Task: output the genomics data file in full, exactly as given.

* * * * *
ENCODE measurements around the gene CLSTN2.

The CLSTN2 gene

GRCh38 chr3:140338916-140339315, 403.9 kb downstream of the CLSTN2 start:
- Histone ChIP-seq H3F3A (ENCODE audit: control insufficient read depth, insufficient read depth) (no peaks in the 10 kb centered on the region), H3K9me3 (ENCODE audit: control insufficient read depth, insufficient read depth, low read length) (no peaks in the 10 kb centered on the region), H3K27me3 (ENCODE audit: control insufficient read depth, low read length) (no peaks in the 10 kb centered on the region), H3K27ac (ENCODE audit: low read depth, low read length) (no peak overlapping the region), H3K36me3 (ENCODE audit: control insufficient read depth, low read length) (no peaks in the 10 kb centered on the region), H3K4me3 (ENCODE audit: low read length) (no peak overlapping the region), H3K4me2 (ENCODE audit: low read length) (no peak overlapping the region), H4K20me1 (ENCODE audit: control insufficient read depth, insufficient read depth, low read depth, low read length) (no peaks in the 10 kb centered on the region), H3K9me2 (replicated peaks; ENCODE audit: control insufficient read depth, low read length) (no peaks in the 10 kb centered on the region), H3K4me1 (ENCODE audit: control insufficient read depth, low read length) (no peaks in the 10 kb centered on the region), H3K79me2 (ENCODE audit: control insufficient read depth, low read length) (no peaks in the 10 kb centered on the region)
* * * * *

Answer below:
ENCODE measurements around the gene CLSTN2.

The CLSTN2 gene

GRCh38 chr3:140338916-140339315, 403.9 kb downstream of the CLSTN2 start:
- Histone ChIP-seq H3F3A (ENCODE audit: control insufficient read depth, insufficient read depth) (no peaks in the 10 kb centered on the region), H3K9me3 (ENCODE audit: control insufficient read depth, insufficient read depth, low read length) (no peaks in the 10 kb centered on the region), H3K27me3 (ENCODE audit: control insufficient read depth, low read length) (no peaks in the 10 kb centered on the region), H3K27ac (ENCODE audit: low read depth, low read length) (no peak overlapping the region), H3K36me3 (ENCODE audit: control insufficient read depth, low read length) (no peaks in the 10 kb centered on the region), H3K4me3 (ENCODE audit: low read length) (no peak overlapping the region), H3K4me2 (ENCODE audit: low read length) (no peak overlapping the region), H4K20me1 (ENCODE audit: control insufficient read depth, insufficient read depth, low read depth, low read length) (no peaks in the 10 kb centered on the region), H3K9me2 (replicated peaks; ENCODE audit: control insufficient read depth, low read length) (no peaks in the 10 kb centered on the region), H3K4me1 (ENCODE audit: control insufficient read depth, low read length) (no peaks in the 10 kb centered on the region), H3K79me2 (ENCODE audit: control insufficient read depth, low read length) (no peaks in the 10 kb centered on the region)